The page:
Amherst council commits to library project through bid stage

  • An artist’s conception shows a renovated and expanded Jones Library as seen from next to the Amherst History Museum. CONTRIBUTED IMAGE

Staff Writer
Published: 9/20/2022 7:32:36 PM

AMHERST — Amherst officials are renewing a commitment to modernizing and expanding the Jones Library, even with concerns about rising costs and pressures on the capital campaign team to raise an additional $10 million.

Town Council voted 8-5 Monday in favor of having Town Manager Paul Bockelman enter into a revised memorandum of understanding with library trustees that will ensure the project, currently pegged at $46.4 million, gets to the point for contractors to submit bids next summer.

“We need this building. We need it for our community,” said At Large Councilor Mandi Jo Hanneke.

Hanneke said her support is about being partners with the elected trustees, who have pledged to cover the costs of the design team, Finegold Alexander Architects, and owner’s project manager Colliers, to getting the bid documents advertised. That will cost at least $1.4 million.

“We are not placing an irresponsible ask on the trustees; they have asked for it themselves,” said District 5 Councilor Ana Devlin Gauthier.

Her fellow District 5 Councilor Shalini Bahl-Milne said her vote in favor was about respecting and honoring the trustees, and the residents who voted last November by a nearly two-thirds majority in favor of a $36.3 million project to enlarge the library building from 48,000 square feet to 63,000 square feet.

Also voting for the revised accord were Council President Lynn Griesemer and fellow District 2 Councilor Pat DeAngelis, At Large Councilor Andy Steinberg, District 4 Councilor Anika Lopes and District 1 Councilor Michele Miller.

Those who opposed the new agreement included District 3 Councilor Dorothy Pam, who compared the reluctance to put the project on pause to the NASA engineers who refused to call off the January 1986 Challenger shuttle launch despite known issues with the O-rings in the rockets, and the U.S. decision to not withdraw from the Vietnam War, despite mounting casualties, because of commitments already made.

“The library plans is based on some false premises, too,” Pam said, adding that she worries the town will end up with a flawed building as costs are cut to make it fit the budget, and a building that taxpayers can’t afford.

Pam was joined in voting no by her District 3 colleague, Councilor Jennifer Taub, as well as At Large Councilor Ellisha Walker, District 4 Councilor Pam Rooney and District 1 Councilor Cathy Schoen.

Schoen said she voted against the new deal because she is “terrified” at the prospect that fundraising will come up short of the trustees’ goal, and that town finances could be put at risk.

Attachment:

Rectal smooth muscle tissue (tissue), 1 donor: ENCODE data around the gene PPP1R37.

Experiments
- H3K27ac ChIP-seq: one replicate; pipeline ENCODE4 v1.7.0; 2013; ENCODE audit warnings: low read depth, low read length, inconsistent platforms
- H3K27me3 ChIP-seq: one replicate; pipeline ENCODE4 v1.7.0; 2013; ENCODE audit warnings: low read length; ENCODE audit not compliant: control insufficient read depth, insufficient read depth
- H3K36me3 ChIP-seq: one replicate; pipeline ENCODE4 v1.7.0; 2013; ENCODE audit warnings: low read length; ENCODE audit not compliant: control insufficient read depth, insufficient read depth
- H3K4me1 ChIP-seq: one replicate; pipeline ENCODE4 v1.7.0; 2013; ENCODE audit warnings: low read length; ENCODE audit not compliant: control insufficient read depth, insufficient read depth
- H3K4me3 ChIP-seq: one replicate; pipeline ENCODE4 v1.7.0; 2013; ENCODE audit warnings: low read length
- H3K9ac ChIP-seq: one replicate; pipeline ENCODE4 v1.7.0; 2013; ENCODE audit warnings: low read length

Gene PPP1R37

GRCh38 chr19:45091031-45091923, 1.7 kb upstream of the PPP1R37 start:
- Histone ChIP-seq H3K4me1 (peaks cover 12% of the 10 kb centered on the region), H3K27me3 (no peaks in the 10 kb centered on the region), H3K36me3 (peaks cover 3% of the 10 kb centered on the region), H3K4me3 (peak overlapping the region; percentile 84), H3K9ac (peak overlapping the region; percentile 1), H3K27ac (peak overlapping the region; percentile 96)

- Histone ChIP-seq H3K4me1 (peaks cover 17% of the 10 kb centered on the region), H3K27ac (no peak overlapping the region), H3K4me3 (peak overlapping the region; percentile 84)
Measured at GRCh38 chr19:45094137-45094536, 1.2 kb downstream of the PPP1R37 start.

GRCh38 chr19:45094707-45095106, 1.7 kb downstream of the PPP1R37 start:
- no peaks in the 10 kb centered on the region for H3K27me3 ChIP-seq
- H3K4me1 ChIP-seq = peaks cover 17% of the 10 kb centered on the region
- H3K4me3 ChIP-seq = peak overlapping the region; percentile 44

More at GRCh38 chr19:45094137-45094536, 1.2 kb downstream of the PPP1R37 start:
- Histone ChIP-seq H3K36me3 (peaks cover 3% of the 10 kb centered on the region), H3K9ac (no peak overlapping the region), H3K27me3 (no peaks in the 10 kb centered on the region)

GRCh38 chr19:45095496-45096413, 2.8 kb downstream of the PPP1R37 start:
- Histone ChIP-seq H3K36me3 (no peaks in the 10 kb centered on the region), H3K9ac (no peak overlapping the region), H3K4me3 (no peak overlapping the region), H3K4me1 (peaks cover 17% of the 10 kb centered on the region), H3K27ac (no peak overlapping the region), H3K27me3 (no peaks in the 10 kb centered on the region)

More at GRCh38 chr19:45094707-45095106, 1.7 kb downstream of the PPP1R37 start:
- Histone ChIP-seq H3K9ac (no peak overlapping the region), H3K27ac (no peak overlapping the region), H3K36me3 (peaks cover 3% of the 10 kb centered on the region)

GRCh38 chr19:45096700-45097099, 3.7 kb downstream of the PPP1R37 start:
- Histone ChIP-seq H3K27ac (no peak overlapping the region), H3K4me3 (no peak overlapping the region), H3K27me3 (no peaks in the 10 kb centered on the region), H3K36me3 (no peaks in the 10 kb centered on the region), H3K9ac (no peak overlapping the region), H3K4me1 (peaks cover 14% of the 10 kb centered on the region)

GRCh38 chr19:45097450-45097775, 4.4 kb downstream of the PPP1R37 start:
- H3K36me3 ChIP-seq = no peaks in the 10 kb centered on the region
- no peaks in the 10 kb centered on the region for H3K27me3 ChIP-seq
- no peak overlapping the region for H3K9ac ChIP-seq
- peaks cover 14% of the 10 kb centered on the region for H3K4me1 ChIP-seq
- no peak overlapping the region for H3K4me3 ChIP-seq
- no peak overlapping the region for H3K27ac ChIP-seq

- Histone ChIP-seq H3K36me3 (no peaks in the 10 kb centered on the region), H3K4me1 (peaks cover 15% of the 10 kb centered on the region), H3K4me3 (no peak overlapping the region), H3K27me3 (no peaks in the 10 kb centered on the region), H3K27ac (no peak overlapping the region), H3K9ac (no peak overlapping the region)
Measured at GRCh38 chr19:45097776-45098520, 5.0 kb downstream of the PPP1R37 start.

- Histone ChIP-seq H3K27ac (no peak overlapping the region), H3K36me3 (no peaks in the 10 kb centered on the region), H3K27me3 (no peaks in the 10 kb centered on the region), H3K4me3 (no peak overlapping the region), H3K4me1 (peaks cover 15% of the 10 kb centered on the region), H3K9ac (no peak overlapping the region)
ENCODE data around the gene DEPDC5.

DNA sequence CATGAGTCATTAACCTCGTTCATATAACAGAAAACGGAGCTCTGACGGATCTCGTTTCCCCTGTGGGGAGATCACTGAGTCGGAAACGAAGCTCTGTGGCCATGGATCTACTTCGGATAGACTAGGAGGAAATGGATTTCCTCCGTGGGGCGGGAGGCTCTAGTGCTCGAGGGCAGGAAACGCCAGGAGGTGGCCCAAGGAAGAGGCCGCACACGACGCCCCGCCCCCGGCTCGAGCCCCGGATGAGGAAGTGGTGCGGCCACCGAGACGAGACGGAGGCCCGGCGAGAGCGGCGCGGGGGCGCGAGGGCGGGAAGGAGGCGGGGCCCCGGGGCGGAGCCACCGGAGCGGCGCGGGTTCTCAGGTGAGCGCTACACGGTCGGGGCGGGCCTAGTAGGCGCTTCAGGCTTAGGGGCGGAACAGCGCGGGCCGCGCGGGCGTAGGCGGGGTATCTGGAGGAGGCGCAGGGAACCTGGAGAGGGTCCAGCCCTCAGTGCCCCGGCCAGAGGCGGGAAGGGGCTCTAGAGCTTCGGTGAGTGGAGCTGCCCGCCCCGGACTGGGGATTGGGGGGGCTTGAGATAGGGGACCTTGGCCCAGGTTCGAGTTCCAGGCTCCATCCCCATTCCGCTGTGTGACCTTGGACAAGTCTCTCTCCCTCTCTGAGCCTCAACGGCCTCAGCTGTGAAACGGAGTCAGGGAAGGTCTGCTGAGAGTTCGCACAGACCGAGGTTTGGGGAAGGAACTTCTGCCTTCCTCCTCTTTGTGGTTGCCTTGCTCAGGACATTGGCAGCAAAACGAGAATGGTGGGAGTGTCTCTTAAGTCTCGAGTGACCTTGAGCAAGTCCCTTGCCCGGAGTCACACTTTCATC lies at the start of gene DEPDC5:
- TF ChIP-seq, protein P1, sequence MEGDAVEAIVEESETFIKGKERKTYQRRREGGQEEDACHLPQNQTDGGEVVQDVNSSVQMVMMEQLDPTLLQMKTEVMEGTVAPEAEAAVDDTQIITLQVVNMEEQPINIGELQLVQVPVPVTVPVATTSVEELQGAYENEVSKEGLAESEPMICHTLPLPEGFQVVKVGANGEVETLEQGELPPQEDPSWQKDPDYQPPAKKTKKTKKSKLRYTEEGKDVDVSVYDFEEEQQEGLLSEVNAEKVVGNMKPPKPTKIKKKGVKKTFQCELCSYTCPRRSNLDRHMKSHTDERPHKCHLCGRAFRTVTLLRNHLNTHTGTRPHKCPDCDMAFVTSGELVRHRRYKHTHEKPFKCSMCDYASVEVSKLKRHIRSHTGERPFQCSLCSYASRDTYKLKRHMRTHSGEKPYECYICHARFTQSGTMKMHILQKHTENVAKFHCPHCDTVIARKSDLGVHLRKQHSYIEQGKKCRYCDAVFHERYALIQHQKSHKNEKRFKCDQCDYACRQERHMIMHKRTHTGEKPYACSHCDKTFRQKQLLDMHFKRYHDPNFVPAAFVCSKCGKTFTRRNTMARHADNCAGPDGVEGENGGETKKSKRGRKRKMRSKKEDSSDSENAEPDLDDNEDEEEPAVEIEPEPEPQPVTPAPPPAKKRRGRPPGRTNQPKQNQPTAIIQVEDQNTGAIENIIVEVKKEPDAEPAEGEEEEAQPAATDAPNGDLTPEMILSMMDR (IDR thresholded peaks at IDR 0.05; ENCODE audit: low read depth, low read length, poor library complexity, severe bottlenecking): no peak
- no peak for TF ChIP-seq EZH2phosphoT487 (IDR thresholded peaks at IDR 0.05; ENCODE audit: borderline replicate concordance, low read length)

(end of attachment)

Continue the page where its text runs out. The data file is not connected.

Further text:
“This is no longer likely to be the project all those voters saw a year ago in design plans,” Schoen said.

Austin Sarat, president of the trustees, said the project needs to happen because the library can’t propserly serve users within the confines of the existing building, and that the project will mean a dedicated space for teens and more room for the English as a Second Language program.

“The citizens of Amherst endorsed the vision for the library,” Sarat said.

Some of those who voted against the accord appeared to be swayed by Robert Pam, a library trustee and its treasurer, who said he can no longer support the project because cost-cutting is already leading to a building that was not promised to voters, such as the loss of sawtooth roof skylights that accommodate solar panels.

Other councilors noted that residents will face other capital expenses: the likely Proposition 2½ debt-exclusion override vote next spring for the new elementary school, and the costs of a South Amherst fire station and a new headquarters to replace the aging Department of Public Works trolley barn.

But Griesemer said the Town Council can’t balk now, and that councilors have to be both realistic and unafraid to complete the four buildings.

“We are at the beginning of a tough capital process,” Griesemer said. “What I’m not willing to do is give up some level of vision for our town and our future.”

Miller said too many people have put in too many years of hard work to give up, advising that inflationary pressures won’t diminish. “We have to get used to this reality,” Miller said.

Steinberg said a pause in the project would mean giving up the Massachusetts Board of Library Commissioners’ $13.87 million construction grant. “I just don’t think there’s a second chance,” Steinberg said.

Before the final vote, councilors rejected an amendment by Rooney that would have given an earlier “check-in” point in the design process, and another round of cost estimates next spring.

Before the vote, an oral comment was made by Laura Draucker of the Cushman section of Amherst. Draucker said longtime opponents of the project are seeing inflation as their way to kill it, even though more than 3,000 voters want the building. “Let’s not give up now,” Draucker said.

But another commenter, Ken Rosenthal of Sunset Avenue, said the cost pressures indicate that it is time to find an alternative way to renovate the building on its existing footprint.

Scott Merzbach can be reached at
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